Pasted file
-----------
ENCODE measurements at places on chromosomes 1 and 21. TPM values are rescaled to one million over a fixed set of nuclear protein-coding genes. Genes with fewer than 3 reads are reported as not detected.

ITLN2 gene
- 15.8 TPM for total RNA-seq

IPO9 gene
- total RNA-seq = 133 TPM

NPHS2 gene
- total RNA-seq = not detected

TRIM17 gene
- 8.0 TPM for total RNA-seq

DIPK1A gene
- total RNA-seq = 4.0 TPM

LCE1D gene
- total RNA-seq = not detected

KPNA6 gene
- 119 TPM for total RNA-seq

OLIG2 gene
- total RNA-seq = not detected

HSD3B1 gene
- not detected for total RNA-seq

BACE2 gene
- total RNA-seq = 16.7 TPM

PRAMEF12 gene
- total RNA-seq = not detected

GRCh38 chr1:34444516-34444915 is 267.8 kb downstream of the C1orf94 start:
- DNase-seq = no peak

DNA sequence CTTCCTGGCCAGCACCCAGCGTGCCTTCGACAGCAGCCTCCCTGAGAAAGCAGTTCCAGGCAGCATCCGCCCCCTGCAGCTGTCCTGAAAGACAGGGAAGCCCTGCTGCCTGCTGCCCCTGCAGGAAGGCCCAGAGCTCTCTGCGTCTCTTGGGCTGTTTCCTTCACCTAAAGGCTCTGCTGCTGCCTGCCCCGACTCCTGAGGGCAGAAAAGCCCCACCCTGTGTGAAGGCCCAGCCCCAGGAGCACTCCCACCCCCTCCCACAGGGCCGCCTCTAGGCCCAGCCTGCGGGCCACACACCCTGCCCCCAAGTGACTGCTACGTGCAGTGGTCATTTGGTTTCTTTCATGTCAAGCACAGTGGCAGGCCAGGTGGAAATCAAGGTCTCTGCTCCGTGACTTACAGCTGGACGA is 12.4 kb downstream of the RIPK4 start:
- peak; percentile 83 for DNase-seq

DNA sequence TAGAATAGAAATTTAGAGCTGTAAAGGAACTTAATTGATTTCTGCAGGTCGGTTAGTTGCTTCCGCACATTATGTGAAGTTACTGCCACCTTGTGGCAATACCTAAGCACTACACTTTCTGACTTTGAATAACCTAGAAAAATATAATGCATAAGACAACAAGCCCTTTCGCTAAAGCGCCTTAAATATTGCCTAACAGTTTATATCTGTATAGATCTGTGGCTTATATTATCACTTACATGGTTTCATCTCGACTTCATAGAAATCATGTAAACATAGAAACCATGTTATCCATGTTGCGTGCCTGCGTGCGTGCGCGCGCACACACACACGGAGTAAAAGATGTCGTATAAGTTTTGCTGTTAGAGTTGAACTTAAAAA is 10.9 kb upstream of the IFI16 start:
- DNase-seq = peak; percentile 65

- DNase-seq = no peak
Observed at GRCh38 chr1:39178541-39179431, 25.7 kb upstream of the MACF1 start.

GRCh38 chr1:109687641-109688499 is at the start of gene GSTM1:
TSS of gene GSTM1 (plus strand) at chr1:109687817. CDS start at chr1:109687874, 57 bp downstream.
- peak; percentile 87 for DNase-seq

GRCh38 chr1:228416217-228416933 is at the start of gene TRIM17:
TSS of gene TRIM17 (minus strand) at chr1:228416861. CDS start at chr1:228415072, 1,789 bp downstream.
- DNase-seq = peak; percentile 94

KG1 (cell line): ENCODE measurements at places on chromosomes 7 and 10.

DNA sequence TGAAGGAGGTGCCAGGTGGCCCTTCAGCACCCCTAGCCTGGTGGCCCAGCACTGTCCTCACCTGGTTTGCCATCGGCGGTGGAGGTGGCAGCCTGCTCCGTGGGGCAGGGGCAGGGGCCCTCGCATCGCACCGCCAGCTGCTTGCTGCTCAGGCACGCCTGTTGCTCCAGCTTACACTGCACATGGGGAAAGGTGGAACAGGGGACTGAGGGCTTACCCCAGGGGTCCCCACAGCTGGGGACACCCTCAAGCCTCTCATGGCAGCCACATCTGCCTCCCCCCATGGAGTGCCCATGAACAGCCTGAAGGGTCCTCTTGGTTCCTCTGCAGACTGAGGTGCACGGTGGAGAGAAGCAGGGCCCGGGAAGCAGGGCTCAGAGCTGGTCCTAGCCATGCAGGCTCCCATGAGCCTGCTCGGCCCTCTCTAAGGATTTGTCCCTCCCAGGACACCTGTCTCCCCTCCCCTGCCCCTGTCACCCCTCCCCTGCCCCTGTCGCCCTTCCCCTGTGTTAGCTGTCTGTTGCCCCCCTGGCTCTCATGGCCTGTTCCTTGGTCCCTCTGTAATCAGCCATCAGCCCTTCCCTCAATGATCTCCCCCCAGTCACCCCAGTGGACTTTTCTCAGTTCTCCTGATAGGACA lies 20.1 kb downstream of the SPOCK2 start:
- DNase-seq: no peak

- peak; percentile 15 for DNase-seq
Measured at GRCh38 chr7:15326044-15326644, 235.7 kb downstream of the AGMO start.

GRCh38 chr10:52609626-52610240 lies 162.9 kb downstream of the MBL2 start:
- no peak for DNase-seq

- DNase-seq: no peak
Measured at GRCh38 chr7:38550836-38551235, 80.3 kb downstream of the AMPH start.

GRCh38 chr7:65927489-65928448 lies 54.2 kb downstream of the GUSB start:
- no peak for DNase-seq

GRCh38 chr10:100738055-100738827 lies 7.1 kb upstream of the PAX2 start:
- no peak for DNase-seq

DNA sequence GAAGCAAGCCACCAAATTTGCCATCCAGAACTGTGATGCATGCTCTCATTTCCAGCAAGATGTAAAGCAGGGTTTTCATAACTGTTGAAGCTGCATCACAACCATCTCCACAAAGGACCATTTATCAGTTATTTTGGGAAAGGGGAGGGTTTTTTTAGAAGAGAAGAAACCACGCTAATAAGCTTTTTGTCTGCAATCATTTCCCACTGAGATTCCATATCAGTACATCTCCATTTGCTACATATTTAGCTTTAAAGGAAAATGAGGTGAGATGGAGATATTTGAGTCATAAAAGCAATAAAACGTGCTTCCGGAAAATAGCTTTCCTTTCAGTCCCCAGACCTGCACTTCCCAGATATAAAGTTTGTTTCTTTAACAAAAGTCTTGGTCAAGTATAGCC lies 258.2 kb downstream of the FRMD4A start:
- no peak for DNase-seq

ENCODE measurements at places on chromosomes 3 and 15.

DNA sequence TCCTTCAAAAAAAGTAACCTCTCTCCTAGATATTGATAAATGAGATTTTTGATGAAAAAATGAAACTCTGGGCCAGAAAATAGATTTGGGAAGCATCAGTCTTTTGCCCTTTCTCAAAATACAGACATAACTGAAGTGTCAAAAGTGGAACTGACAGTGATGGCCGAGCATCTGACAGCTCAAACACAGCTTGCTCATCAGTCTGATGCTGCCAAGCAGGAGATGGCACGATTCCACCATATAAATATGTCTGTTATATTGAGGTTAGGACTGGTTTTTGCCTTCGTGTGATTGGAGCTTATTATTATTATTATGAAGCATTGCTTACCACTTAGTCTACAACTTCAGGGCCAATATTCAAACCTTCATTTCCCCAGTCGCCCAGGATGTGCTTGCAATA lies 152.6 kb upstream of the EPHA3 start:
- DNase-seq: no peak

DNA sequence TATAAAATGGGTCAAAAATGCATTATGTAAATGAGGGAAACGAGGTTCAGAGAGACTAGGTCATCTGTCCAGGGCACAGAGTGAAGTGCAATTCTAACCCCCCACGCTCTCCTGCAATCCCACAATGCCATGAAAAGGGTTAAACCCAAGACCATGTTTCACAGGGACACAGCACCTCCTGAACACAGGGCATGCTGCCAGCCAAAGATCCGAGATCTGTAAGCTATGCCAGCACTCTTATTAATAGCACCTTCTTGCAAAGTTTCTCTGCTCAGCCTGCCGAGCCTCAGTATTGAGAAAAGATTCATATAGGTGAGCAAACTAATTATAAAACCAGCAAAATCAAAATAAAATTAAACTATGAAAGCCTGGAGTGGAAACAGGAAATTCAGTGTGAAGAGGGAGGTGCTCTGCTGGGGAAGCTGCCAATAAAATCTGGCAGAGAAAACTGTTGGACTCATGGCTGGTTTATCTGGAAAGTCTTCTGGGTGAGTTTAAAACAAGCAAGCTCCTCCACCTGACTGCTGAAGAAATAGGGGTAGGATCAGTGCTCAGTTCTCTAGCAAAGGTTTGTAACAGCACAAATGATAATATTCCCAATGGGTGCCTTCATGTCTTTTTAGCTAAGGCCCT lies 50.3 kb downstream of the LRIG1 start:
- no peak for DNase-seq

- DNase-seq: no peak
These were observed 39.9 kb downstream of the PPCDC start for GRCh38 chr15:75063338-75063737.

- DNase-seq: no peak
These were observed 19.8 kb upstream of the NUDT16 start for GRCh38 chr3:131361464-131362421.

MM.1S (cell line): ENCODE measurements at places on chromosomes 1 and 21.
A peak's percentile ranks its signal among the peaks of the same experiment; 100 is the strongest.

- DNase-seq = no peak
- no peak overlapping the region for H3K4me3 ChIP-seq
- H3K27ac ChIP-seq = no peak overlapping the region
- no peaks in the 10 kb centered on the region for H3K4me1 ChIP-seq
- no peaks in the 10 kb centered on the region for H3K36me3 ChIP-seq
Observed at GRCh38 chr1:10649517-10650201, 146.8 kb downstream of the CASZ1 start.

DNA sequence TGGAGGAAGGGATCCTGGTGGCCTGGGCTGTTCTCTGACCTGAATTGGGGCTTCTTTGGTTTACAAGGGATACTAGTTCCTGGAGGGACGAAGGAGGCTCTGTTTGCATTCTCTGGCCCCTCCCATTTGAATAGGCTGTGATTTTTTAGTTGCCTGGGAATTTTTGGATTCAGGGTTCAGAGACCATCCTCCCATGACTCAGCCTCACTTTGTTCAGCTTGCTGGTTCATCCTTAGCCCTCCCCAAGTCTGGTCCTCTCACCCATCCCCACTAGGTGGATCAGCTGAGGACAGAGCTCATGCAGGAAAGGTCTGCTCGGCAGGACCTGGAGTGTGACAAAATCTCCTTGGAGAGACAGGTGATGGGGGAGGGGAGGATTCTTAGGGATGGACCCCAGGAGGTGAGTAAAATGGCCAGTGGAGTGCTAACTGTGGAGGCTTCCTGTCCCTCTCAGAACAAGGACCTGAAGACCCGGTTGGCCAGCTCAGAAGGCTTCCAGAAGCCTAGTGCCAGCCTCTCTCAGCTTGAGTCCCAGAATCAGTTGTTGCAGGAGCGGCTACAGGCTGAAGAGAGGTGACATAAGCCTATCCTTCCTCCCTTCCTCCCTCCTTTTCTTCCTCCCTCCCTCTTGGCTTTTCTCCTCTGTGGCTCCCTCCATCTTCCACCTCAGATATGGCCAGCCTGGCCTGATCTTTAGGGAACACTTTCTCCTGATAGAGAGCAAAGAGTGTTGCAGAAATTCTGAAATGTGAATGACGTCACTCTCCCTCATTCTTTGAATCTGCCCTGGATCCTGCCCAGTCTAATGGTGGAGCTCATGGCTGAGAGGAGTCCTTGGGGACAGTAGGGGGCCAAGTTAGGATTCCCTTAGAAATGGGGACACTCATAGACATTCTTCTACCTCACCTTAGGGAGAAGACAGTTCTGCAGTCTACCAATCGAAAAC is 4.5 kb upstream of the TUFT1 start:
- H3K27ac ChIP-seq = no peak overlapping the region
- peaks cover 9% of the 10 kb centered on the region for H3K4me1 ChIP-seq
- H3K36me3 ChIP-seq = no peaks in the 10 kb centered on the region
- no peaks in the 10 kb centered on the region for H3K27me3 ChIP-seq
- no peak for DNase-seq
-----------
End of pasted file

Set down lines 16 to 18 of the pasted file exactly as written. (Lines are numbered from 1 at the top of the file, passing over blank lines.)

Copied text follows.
OLIG2 gene
- total RNA-seq = not detected

HSD3B1 gene